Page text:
Again, this potential objection also assumes the insufficiency of Scripture. It assumes that if God doesn’t tell me through some kind of mystical direct revelation (such as inward “impressions,” dreams, visions, or a “sense of peace”), or through some kind of obvious “sign”, who I am to marry, what job I am to take, or what pair of socks I am to put on in the morning, then obviously God doesn’t care about those kinds of decisions, and thus God must not really care about me. But this whole line of thought is a gross misunderstanding of biblical teaching on how God personally guides us as believers.
First of all, God does indeed care about these kinds of life decisions, even the “small” decisions (for example, what we choose to wear). And in the Scriptures God does provide us with guidance in these kinds of questions. But God also expects us to study the Scriptures prayerfully, use our brains, take into account the providential circumstances of our lives, and seek wise counsel when it comes to important decisions in life. And ultimately God providence limits our choices and options.
Let’s take the example of marriage. You might ask the question, “Whom should I marry?” Does God’s Word provide believers with guidance on the question of whom they are to marry? Abolutely, yes! Passages like First Corinthians chapter 7 are full of guidance for the believer considering marriage. For example, Scripture makes it very clear that a believer may only marry someone who is a professing believer (i.e., believers are only to marry “in the Lord” – 1 Cor. 7:39). In the Scriptures God repeatedly and solemnly warns His people not to marry those who are outside of the faith. So from these biblical teachings we may infer that, if you are a Christian, it is not God’s will for you to marry a non-Christian (no matter how moral or nice or “compatible” or how much he/she might seem like a “soul mate”). As a Christian you may only marry someone who is spiritually compatible, someone who is professing believer.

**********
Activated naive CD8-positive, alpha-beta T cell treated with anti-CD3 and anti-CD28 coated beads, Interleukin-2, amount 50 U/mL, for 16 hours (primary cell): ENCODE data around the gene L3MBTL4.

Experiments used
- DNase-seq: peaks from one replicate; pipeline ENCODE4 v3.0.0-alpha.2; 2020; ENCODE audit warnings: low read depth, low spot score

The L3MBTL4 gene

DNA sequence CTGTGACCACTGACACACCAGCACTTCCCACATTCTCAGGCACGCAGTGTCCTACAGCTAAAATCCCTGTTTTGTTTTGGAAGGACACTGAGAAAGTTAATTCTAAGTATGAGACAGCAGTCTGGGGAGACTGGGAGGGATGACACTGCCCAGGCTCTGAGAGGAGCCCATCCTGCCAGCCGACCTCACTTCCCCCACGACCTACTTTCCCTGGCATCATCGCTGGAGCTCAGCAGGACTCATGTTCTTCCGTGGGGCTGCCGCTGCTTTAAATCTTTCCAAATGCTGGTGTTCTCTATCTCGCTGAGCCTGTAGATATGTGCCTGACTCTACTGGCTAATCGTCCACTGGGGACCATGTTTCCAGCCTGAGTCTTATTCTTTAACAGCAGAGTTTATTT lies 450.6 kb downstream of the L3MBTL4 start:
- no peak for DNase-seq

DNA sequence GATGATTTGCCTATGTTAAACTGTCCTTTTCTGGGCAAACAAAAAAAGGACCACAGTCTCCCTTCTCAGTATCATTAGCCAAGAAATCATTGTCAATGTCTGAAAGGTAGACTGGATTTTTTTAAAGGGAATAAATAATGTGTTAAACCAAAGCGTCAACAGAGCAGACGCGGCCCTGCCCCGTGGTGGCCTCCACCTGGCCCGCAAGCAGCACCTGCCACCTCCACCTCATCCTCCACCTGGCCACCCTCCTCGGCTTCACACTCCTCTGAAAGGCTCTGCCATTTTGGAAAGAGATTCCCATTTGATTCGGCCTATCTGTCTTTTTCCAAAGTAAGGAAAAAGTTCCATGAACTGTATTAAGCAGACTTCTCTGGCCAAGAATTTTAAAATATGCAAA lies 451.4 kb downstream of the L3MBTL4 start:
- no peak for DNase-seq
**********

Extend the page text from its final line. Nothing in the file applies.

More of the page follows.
So the Scriptures provide believers with ample guidance when it comes to the question of whom to pursue as a potential marriage partner. But God does not give direct, personal guidance to Johnny to pursue marriage with Sally and not with Susan or Sarah. If Sally, Susan and Sarah are all spiritually-compatible Christians, then Johnny is free to decide which one he wishes to pursue with a view to marriage. But here’s where providence kicks in. Maybe Johnny’s initial choice is Sally, who is one of his good friends; therefore he seeks to court her. But Sally is only interested in Johnny as a friend, and wants their relationship to remain platonic. So she says “no, thanks” to Johnny. There is an example of God’s providence shutting a door.
What should Johnny do at this point? Well, he can pray for God’s wisdom as he seeks a life partner in marriage and for God’s providence to direct his steps. He can ask himself important questions (“Am I really ready yet for marriage?” “Would I make a good husband?” “Am I able to support a wife and family?” “Am I ready to be a good, self-denying, servant leader to any future wife God in His providence may choose to bless me with?” Etc.). And he can seek out godly wisdom from his pastor and other mature believers God has brought into his life. (After all, “there is wisdom in many counselors”.)
So where do you find God’s will for your life? You find it in the Bible, God’s Word, which is totally sufficient to guide you into the paths of righteousness.
And how do you discover how God’s Word applies to your own specific situation? First of all, study Scripture prayerfully, and in the fellowship of the church. Pray for God to help you understand the Word and to give you the wisdom to apply that Word to your specific life circumstances (James 1:5-8). Assess your life circumstances, and look at your options. (I.E., look at your current providential circumstances.) And, when it comes to life decisions you need to make which are not directly addressed in Scripture, pray for God to give you wisdom in making your decision, avoid making decisions that would compromise your faith or integrity, and seek wise advice from others. Make an informed decision based on all the information available to you. And then, relax! Trust in God’s providence to guide your way into the future, and realize, believer, that no matter what happens in the future, God will cause all things (even the bad things) to work out for your ultimate good and for His ultimate glory (Romans 8:28).